Let’s Ignore The FOMC And Look At The Fundamentals

Let's Ignore The FOMC And Look At The Fundamentals
Let's Ignore The FOMC And Look At The Fundamentals
Japan’s trade balance for May showed the third-largest deficit ever for any month, with the red-ink streak extending to an 11th month as the depreciation of the yen continued to push up import prices despite a sharp rebound in exports, the government said Wednesday. The JPY is trading at 95.28, but in May the currency was valued in the low 100’s which will have a negative effect come June’s data. The higher the yen the less competitive exporters can be. Ever since the Bank of Japan decision last week to hold its current policy, the stock market and the currency markets have reacted, as they were expecting more aggressive action by the BoJ to support the turnaround in their economy which is beginning to show positive signs many investors think the Bank slowed down too soon, especially after receiving the backing of the World Bank, the IMF and the OECD combing with the blessing of the G8, the G20 and the G7. The dollar was firmer versus the yen in Tokyo after it slid as low as around ¥94.30 in late New York trading Monday night on a Financial Times article that Fed Chairman Ben Bernanke was likely to signal that the U.S. central bank is close to tapering down its asset purchases. The greenback was backed by purchases by Japanese importers as well as solid U.S. economic data released Monday, traders said.

Yesterday the dollar’s upside was capped by the lack of upward momentum in Tokyo stock prices, traders said. But after European players joined trading in late hours, the dollar gained ground in line with the euro’s rise. Market players were focusing on a news conference by Bernanke due later today following the end of the Federal Open Market Committee meeting, after he said in a congressional hearing late last month that the Fed could slow down asset purchases over the next few FOMC meetings.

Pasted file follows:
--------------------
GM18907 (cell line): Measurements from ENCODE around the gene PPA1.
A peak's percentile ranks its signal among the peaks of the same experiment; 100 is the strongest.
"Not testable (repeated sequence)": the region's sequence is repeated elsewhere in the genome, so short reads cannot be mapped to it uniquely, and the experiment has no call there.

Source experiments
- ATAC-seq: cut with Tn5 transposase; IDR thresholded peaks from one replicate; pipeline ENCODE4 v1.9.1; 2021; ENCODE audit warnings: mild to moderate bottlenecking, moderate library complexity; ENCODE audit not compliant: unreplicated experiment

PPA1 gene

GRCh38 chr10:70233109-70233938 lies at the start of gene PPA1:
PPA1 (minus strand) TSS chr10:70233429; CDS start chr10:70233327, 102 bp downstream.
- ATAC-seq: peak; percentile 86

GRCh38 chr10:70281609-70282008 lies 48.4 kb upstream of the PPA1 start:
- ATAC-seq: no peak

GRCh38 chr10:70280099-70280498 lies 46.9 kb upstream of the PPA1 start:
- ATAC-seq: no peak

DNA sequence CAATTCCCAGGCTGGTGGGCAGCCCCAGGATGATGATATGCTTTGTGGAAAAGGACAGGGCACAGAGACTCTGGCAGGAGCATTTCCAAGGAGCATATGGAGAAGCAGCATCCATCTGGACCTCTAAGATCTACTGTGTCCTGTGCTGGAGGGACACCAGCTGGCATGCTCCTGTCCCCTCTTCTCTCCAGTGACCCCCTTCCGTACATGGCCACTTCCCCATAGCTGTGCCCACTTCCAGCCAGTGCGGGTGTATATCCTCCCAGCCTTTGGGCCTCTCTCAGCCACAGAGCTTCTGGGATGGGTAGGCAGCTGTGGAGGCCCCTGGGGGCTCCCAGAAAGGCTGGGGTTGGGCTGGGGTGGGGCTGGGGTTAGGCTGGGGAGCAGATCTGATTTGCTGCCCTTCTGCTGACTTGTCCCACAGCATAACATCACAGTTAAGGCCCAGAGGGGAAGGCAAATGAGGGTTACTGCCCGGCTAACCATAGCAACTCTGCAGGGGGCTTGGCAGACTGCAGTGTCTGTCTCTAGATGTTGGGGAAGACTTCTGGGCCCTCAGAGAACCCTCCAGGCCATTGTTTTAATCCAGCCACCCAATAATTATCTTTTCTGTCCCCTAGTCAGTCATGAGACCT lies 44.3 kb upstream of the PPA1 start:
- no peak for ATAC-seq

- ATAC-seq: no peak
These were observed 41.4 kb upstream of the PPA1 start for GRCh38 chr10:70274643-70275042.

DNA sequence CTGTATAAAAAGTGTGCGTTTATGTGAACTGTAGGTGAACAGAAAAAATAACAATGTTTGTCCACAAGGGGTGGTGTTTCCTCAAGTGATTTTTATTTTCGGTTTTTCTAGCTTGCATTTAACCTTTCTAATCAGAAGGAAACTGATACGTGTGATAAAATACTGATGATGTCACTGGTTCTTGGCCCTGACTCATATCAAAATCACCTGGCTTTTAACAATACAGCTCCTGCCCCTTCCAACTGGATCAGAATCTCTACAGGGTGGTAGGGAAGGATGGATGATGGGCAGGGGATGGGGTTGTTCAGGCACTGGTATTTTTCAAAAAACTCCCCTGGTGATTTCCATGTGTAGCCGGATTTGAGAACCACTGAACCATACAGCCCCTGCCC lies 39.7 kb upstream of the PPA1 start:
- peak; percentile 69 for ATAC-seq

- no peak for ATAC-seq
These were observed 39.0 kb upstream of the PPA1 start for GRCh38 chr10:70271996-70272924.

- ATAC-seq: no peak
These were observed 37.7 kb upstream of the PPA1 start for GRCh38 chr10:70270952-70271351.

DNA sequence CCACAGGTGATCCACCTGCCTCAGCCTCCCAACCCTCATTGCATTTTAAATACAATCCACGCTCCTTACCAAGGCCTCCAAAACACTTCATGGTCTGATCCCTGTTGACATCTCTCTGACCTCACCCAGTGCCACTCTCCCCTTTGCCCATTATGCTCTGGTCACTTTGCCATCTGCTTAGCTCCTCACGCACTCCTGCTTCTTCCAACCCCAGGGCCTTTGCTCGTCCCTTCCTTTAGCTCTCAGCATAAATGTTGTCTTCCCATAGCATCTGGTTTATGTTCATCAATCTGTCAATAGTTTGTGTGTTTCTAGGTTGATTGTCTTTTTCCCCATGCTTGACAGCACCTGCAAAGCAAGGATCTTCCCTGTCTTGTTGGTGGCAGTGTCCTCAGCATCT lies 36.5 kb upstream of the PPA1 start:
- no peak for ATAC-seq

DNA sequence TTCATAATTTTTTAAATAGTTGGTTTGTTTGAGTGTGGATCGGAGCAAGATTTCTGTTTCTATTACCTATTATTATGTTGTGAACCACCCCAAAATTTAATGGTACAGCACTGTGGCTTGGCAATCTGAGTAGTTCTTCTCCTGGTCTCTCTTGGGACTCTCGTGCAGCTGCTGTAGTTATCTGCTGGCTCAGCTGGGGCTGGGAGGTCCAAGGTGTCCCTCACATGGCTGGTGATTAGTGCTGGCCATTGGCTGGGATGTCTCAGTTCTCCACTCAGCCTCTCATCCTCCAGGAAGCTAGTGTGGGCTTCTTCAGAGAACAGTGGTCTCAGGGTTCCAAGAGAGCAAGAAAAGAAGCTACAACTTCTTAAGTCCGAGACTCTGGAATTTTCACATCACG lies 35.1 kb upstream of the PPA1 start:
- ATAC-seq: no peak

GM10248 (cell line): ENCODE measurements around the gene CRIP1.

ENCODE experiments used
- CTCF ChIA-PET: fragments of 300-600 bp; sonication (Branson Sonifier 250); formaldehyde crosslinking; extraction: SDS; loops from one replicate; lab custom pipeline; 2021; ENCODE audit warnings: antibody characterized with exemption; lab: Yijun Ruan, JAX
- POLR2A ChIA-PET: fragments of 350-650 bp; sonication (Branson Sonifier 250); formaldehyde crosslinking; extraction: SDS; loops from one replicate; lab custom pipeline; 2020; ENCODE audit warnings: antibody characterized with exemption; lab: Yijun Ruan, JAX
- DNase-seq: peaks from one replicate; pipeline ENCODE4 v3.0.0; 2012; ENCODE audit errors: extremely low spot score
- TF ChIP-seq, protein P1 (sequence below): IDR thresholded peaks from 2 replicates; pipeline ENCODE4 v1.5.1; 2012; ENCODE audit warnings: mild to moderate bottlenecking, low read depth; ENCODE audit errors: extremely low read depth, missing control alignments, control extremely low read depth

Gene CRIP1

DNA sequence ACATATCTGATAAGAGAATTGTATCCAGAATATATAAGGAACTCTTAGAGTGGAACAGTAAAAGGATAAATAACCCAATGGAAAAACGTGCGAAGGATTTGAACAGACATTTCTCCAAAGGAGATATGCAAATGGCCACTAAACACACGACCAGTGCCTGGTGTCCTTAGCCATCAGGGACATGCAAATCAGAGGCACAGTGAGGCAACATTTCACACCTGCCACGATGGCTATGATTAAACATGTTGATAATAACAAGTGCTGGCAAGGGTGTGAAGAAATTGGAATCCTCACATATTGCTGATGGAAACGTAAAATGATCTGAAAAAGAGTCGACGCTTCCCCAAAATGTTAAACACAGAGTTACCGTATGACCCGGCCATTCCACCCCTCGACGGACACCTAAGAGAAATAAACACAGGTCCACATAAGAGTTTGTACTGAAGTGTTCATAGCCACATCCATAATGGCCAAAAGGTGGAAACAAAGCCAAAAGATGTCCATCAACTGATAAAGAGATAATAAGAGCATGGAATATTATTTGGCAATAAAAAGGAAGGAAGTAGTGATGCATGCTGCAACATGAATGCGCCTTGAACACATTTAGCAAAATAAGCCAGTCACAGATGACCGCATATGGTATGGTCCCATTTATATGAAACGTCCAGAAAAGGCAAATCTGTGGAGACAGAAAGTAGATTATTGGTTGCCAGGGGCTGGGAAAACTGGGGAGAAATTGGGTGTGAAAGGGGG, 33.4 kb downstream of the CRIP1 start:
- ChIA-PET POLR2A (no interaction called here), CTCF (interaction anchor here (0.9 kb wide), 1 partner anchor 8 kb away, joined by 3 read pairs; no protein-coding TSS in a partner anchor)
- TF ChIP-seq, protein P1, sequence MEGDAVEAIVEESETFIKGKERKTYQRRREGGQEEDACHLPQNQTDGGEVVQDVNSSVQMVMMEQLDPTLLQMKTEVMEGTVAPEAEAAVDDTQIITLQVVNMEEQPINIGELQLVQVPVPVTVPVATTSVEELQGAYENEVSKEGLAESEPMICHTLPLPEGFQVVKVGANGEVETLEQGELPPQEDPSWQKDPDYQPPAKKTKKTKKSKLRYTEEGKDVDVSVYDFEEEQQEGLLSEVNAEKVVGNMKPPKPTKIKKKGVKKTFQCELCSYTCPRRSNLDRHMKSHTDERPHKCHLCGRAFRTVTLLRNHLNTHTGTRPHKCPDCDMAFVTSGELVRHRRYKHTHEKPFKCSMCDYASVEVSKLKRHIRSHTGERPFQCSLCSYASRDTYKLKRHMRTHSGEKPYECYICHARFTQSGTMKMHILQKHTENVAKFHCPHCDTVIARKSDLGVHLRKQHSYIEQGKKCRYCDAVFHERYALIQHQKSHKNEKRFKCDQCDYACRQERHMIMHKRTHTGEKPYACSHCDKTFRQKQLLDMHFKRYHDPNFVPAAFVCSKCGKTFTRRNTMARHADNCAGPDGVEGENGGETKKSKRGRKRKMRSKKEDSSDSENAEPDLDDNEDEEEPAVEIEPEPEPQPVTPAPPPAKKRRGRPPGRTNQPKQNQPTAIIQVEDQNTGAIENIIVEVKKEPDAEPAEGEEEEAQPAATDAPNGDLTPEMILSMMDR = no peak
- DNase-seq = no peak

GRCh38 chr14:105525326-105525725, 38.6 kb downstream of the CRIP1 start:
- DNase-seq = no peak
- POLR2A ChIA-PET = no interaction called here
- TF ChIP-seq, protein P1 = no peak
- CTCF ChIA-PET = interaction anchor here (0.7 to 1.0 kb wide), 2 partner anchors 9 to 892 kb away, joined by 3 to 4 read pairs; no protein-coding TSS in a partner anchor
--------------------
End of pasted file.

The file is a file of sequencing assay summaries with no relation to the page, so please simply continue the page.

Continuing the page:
The euro climbed to a 4-month high versus the dollar, to trade at 1.34 after a survey showed German analyst and investor sentiment rose for a second consecutive month in June, suggesting Europe’s largest economy is on track for a modest recovery. The euro closed at 1.3394 and remains flat this morning. The ICE dollar index, which tracks the greenback against six major rivals, edged higher to 80.64 from 80.619 on late Monday and remains flat this morning.

German Bunds declined on Tuesday, in line with US Treasuries on speculation that the Federal Reserve might signal trimming its bond purchases at a meeting this week.

The big mover and shaken on Tuesday was the Great British Pound that at one time had tumbled close to 120 points. The latest headline UK inflation figure lead the way in the early part of the session, providing a fair wind for the Pound. The May Consumer Price Index figure revealed that rate of British price increases jumped from 2.4% in April to 2.7% last month. The release appears to make a vote by the Bank of England monetary policy committee to add to its £375bn Quantitative Easing program an unlikely prospect in the short term. However, new Bank of England Governor, Mark Carney, takes over at the next meeting. The pound is trading this morning at 1.5630 off its recent highs in the upper 1.57 range.

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